Blog Post

Lawyer Admits His Career Goal is to Sue Vatican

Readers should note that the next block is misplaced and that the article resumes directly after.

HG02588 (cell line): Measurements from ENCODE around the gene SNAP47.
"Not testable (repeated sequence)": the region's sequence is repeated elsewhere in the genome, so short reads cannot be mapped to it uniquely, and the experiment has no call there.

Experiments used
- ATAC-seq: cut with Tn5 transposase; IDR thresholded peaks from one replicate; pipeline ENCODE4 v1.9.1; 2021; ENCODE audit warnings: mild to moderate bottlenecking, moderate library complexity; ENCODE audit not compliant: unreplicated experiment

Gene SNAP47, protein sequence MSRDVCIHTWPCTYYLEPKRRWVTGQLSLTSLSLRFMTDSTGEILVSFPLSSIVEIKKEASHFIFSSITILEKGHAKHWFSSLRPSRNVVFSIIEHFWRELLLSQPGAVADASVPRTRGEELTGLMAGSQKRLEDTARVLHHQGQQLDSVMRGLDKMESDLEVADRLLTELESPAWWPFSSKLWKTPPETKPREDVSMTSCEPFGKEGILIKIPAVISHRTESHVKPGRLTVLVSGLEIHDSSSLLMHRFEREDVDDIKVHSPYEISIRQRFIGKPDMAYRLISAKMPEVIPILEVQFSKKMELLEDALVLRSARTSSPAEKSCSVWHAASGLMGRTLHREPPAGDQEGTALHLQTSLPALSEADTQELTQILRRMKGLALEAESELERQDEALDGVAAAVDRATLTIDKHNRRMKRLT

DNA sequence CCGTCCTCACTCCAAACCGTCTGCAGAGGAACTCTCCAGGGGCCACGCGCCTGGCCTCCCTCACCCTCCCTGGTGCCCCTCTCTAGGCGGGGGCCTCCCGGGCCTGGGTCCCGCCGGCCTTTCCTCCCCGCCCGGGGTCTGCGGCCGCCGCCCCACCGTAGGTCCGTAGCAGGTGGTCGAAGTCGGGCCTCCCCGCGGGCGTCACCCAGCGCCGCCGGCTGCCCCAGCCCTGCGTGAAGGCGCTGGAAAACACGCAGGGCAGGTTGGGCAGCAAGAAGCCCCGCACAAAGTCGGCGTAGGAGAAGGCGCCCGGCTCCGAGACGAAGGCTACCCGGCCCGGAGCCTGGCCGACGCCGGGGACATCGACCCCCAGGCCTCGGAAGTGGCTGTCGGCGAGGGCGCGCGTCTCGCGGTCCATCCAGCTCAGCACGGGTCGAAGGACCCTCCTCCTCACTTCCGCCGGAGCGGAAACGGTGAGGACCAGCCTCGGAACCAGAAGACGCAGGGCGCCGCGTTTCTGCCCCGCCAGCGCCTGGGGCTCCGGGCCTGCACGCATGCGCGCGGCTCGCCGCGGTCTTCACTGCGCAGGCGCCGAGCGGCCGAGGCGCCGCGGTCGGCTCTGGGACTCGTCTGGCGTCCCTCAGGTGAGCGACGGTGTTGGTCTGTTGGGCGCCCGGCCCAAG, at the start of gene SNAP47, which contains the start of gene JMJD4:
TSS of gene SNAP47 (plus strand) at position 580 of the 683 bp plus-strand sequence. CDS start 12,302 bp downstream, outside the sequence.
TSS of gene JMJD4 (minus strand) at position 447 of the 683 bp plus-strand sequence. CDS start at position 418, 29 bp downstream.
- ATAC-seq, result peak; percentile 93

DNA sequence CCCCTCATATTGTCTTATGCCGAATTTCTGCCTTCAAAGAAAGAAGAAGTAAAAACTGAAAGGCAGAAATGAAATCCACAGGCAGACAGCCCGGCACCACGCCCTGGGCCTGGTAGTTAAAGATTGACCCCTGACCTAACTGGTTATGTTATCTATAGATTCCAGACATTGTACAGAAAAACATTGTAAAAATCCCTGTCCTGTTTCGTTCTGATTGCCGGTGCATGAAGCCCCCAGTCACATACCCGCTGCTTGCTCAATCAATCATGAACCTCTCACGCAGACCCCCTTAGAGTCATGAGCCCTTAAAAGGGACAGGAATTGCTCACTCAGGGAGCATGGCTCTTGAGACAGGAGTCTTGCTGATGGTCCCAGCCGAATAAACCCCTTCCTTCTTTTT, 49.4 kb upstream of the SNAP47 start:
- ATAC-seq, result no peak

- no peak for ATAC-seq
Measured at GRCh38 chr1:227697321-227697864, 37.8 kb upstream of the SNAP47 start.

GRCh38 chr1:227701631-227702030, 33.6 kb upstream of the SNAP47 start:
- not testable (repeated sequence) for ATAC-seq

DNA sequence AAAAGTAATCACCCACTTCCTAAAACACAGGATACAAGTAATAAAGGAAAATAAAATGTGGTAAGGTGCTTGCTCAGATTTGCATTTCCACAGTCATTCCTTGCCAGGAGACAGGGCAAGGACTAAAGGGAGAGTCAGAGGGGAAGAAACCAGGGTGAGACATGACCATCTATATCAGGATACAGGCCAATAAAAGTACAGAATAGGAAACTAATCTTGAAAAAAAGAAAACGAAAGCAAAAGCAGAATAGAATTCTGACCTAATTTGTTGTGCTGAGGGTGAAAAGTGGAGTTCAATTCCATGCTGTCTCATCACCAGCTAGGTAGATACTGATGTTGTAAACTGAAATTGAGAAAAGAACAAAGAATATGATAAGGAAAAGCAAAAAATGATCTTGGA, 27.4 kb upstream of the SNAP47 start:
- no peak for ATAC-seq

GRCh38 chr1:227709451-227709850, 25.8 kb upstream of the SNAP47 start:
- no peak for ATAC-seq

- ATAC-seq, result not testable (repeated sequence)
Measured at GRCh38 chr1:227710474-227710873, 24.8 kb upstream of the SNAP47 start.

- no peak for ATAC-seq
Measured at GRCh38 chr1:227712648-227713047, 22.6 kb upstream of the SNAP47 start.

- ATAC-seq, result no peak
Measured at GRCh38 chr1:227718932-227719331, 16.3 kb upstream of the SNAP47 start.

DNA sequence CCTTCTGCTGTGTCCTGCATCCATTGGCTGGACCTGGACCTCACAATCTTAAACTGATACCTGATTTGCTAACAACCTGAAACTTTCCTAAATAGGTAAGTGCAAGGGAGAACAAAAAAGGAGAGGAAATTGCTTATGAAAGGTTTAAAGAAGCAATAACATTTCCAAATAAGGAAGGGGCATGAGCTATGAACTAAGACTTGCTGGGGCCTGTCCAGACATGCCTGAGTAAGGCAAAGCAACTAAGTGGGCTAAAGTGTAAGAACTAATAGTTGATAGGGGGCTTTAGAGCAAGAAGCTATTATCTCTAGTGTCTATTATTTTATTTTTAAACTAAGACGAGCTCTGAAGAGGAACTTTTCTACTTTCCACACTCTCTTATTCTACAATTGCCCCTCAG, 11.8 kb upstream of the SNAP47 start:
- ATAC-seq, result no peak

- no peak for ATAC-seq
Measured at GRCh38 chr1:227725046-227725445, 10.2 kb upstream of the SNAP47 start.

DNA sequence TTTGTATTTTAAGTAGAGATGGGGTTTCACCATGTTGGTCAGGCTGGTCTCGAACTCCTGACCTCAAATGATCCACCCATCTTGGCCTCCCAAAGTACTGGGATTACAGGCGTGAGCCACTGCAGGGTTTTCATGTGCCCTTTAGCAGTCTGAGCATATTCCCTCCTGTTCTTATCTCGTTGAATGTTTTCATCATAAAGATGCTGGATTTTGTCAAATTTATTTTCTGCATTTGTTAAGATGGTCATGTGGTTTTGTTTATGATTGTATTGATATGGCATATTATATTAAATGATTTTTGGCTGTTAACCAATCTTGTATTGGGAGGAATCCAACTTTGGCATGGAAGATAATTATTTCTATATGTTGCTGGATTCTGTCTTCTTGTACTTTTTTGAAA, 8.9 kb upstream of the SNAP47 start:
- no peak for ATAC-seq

By Susan Brinkmann, OCDS Staff Journalist A lawyer accused by colleagues of being “prone to exaggeration” and who has made a career out of suing the Church for alleged sexual abuse by priests, admits that his career goal is to sue the Vatican. According to a report by the Associated Press (AP), Jeff Anderson of St. Paul, Minnesota is the man responsible for revealing documents about a Milwaukee sex abuse scandal that supposedly implicated Pope Benedict XVI in a cover-up that became what is now a mostly discredited front-page  story in the New York Times last week. He and his partners have filed thousands of lawsuits alleging sexual abuse by Catholic priests since 1983, raking in sums as high as $60 million in one year alone. But he claims it’s not about the money.  Anderson was already in the process of suing the Church on behalf of abuse victims when his eight year-old daughter revealed that she was molested by a therapist she was seeing during Anderson’s divorce from his first wife.  Anderson claims the therapist was a former Catholic priest. That revelation "brought another dimension to the experience" he said, but admits that he had already come to the conclusion that the responsibility for covering up abusive priests ultimately rested with the Vatican. "I came to the stark realization that the problems were really endemic to the clerical culture, and all the problems we are having in the U.S. led back to Rome," Anderson told the AP. "And I realized nothing was going to fundamentally change until they did." This is why his life’s goal is to take his crusade to very top of the Church, even to questioning the Pope himself under oath. Anderson claims he may soon get his chance. One potential case involves an Oregon priest who was accused of abusing boys in the mid-1950’s in Ireland, but was later transferred to the U.S. Anderson claims the Vatican would have had to approve the international transfer and therefore would have known about the abuse. However, the Holy See is claiming its protection under the Foreign Sovereign Immunities Act, which prohibits U.S. lawsuits against foreign countries. Several courts have produced different decisions in the case and the Holy See is appealing to the U.S. Supreme Court to settle the issue. The Court has not yet decided if it will hear the case. Lawyers who know Anderson are not surprised by his lofty goals.  Andrew Eisenzimmer, a lawyer for the Archdiocese of St. Paul and Minneapolis who has faced Anderson in court, said in earlier interview with the AP that Anderson was “prone to exaggeration.” Raised Lutheran, he married his first wife in a Catholic Church but says that his “spiritual journey no longer involves church attendance,” the AP reports.  Oddly, his office is full of items salvaged from churches such as a kneeler and a confessional booth, along with a Buddhist and Native American object or two. When asked about the significance of these items, he said simply, “I like religious iconography.”  © All Rights Reserved, Living His Life Abundantly®/Women of Grace®